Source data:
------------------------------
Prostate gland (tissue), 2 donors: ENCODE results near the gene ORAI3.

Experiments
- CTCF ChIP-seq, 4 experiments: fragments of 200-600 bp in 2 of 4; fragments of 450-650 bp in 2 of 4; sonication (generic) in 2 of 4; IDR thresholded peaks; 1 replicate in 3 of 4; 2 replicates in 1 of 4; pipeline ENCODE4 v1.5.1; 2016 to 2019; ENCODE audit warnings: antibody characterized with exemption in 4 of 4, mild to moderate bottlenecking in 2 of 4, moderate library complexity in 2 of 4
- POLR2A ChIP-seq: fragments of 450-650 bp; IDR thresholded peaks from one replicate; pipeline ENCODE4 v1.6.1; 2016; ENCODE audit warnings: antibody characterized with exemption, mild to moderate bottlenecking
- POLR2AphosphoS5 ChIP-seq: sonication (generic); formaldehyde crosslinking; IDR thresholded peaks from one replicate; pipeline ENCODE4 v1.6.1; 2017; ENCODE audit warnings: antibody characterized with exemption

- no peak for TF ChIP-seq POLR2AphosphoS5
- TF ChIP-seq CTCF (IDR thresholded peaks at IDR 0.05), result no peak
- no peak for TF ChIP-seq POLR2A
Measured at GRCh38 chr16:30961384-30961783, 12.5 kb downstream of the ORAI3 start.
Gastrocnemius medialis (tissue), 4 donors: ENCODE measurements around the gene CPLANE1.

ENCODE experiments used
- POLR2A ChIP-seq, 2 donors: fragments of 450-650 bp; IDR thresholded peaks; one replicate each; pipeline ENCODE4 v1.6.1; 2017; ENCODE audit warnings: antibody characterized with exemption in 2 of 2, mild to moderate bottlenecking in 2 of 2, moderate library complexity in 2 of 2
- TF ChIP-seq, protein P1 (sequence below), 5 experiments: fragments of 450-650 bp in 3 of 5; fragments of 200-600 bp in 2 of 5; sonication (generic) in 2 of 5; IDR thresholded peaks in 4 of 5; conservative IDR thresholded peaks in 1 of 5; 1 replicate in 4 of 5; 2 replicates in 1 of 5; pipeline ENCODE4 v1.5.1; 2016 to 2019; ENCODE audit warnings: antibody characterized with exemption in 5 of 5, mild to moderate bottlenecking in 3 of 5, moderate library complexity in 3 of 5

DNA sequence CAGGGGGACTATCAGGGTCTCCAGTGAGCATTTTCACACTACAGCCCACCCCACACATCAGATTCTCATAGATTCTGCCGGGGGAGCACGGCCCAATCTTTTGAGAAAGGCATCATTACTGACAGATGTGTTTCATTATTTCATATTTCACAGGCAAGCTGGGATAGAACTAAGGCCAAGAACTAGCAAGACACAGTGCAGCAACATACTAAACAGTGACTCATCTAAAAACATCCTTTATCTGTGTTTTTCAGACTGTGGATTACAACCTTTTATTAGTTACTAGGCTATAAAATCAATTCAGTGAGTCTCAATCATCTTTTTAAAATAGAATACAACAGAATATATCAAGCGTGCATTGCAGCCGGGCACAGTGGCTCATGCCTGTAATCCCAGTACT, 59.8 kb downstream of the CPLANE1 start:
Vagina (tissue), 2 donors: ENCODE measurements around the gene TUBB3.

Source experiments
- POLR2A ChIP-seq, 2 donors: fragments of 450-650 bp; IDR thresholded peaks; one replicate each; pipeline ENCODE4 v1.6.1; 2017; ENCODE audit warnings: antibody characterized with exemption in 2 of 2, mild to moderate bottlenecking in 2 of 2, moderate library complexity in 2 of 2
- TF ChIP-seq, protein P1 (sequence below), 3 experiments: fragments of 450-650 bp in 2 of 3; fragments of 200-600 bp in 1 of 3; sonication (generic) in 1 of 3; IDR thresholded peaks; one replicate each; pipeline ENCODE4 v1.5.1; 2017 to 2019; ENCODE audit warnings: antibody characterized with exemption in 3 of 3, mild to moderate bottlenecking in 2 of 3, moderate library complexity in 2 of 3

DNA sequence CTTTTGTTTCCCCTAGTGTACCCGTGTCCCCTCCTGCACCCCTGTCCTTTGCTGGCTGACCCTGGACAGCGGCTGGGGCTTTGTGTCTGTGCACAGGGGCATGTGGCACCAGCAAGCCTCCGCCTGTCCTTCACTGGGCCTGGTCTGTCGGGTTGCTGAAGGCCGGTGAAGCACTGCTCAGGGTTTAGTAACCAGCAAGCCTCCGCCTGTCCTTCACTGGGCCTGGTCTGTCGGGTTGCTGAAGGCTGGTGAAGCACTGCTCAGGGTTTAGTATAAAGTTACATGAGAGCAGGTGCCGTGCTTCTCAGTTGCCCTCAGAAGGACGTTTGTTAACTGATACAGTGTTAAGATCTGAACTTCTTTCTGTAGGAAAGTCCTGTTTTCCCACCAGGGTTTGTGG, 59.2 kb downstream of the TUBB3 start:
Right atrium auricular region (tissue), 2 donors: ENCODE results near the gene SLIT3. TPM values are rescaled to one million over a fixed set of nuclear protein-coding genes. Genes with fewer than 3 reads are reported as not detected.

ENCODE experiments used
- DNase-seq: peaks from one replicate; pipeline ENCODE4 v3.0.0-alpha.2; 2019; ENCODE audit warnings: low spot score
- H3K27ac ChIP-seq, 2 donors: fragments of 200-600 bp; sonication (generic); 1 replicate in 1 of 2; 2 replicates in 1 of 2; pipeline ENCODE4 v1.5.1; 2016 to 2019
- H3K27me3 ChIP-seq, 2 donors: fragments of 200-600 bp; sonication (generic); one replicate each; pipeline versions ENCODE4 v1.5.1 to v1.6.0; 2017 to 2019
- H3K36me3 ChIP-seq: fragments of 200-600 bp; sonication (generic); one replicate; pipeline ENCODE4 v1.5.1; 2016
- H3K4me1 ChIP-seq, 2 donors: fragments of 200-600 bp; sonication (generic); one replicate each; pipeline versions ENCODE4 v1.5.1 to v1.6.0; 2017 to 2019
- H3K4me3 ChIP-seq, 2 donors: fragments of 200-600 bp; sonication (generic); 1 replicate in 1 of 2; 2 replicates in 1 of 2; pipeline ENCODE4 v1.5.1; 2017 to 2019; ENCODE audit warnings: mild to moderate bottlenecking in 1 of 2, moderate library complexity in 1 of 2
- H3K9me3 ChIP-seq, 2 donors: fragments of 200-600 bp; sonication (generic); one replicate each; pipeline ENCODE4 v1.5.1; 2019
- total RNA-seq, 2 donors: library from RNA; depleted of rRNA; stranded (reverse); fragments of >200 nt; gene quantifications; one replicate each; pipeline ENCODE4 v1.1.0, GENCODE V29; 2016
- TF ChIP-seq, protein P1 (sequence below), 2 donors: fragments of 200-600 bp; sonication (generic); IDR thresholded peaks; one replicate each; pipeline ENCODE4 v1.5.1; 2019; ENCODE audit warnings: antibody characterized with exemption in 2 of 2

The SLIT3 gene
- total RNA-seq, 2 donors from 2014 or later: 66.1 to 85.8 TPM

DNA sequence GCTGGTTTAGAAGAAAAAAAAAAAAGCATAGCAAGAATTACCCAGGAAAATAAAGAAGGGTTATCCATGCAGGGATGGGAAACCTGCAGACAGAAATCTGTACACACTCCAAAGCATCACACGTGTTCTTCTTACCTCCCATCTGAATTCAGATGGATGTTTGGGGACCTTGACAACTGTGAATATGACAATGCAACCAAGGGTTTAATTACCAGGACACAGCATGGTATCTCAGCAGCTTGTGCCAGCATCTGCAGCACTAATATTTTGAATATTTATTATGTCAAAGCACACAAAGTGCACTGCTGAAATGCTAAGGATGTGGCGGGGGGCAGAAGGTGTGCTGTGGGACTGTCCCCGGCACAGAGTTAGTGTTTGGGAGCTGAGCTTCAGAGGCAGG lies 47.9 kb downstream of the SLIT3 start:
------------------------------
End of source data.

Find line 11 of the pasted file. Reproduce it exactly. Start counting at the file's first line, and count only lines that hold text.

ENCODE experiments used